Ulan-Ude (Russia): Why Go to the Capital of Buryatia?

Initially, Ulan-Ude was just on our way from Irkutsk to Mongolia , but when we came there, we found that this was a great place to visit. Most of all, we enjoyed seeing Lenin’s head statue and Ivolginsky Datsan Buddhist temple.

How to get to Ulan-Ude? A drill to know if you travel by Russian trains

It may seem that getting to Ulan-Ude is not that difficult: you either fly into it or take one of many trains from Irkutsk. Yet, there is one drill a traveler who is not originally from Russia would not know: the train timetables all over Russia are Moscow time, whether they are in Siberia or Saint-Petersburg. We did not read the tickets attentively and came to the railway station at 8 pm; to be honest, we ran into the station since we were late. However, we could not see our train on the timetable and asked for help; this is how we learned that our train would depart in six hours only. It is written in the tickets with very small letters that the departure time is Moscow time.

Where to stay

In the end, we came to Ulan-Ude at 11 AM and tried to find the guesthouse we booked from Booking. However, it turned out that this was the apartment and we had to wait for the administrator to bring the key. We spent a lot of money calling the administrator and ran out of the Internet; when she finally came, it turned out that the price in booking was per person, although we booked a “double.” Since we did not have any internet left to book anything else, we had to take it. Make sure you read the reviews well: the majority of “guesthouses” in Ulan-Ude are apartments with quite unpredictable policies.

The center of Ulan-Ude

One or two hours is pretty much enough to see the center of Ulan-Ude. The main sight in Ulan-Ude is, of course, Lenin’s head—perhaps the most unusual monument to him and the biggest Lenin’s head statue in the world. Once, they wanted to make a hat for Lenin’s head in winter, and actually made a face mask during the flue epidemic, yet, the government did not allow to wear it on him.
Lenin’s head

Other attractions in the city are less well-known and are in many ways repetitive of other larger Russian cities. The map of tourist attractions is displayed in the so-called Buriat Arbat, a walking street similar to the ones in Cheboksary, Kazan, or Yoshkar-Ola.
карта центра Улануде

Buriat Arbat and the sculpture of Ulan-Ude coat-of-arms.
Buriat Arbat

At the time of our visit, one could fire the real Angry Birds in Buriat Arbat:
Buriat Arbat

The musical fountain and the square nearby:
musical fountain

The Arc of Triumph constructed for the visit of prince Nikolai in 1891.
Arc of Triumph

Contemporary architecture:
Ulan ude

The Tree of Love on which newlyweds hang their locks as a symbol of love.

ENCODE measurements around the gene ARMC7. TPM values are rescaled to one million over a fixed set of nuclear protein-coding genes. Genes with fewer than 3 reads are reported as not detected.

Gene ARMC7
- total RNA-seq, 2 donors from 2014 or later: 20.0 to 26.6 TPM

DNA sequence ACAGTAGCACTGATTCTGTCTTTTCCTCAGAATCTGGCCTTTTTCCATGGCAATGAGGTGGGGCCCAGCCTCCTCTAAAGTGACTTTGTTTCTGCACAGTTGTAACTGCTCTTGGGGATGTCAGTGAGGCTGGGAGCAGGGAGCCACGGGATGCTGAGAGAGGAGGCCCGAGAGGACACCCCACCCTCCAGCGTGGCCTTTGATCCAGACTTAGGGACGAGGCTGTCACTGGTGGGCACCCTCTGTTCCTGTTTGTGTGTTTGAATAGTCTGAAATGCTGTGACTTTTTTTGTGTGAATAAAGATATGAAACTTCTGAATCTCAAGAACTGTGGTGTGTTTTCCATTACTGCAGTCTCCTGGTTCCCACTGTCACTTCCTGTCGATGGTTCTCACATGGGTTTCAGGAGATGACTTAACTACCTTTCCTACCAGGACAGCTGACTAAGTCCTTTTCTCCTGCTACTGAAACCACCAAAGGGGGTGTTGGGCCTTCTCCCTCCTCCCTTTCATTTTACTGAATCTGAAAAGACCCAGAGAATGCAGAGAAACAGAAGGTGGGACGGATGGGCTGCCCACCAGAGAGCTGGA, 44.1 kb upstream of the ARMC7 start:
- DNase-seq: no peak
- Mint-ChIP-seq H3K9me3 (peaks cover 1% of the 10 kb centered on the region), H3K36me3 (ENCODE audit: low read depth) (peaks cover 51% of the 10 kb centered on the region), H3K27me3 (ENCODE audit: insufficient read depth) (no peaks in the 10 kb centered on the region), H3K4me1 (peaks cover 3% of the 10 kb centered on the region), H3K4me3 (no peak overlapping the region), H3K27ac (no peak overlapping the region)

Tree of Love

A tank commemorating the local soldiers who died in the Second World War:

How to get to Ivolginsky Datsan

While mainly foreign tourists come to see Lenin’s head, mainly pilgrims go to the Buddhist temple Ivolginsky Datsan. Both Lonely Planet and most of the Internet publications about Datsan have old information on how to get there: marshrutkas (minibuses) now depart not from the railway station but from Banzarov’s square. You should ride till the final stop Ivolginsk (the ticket price is 40 rubles).
how to get to Ivolginsky Datsan

At this final stop, take another marshrutka to Datsan (25 rubles).
marshrutka Ivolginsky to Datsan

It will not take longer than one hour to get there.
How to get to Ivolginsky Datsan

Ivolginsky Datsan

At the very entrance, Datsan visitors get to know that they should not sacrifice coins or other goods in the places not designated for this.
Ivolginsky Datsan

But the visitors disobey.
Ivolginsky Datsan

Before entering the main temple, one should perform Goroo ritual—walk around the temple complex clockwise turning the sacred drums called Hurde.

Ivolginsky Datsan is in fact several temples. Interestingly, it was built in the Soviet times, despite the prohibition of religion, including Buddhism. The first mass was held here in 1945 and in 1951 Datsan received the plot of land for the monastery.
Ivolginsky Datsan

In 2000s, Datsan received the imperishable body of a Lama and another temple was built to keep it. New temples are still being built, and many of them look very modern and unexpected for a temple: for instance, they have ceramic tiles on their facades. You cannot just avoid modernity.
Ivolginsky Datsan

Ivolginsky Datsan

The temples are called Dugans here, and a mass hold in these is Hural. Every Hural lasts for 2-3 hours.


Ivolginsky Datsan

Not only Buddhists or tourists visit Datsan. All kinds of specialists receive visitors for appointments here, for instance, astrologists.
astrologists in Datsan

The visitors queue waiting for being received.
visitors queue

At Datsan complex, there is a good café offering local dishes.
Datsan café

You only need 5 to 7 hours to see the center of Ulan-Ude and Ivolginsky Datsan, which is why the city is great as a hub and a short stop on the way from Irkutsk to Mongolia. It feels so much like the city in between these two: it is still next to Baikal and in many ways is similar to Olkhon and Arshan, but is much more Buddhist, like Mongolia . From Ulan-Ude, we departed to Kyakhta, the city at Mongolia border and then to Mongolia.

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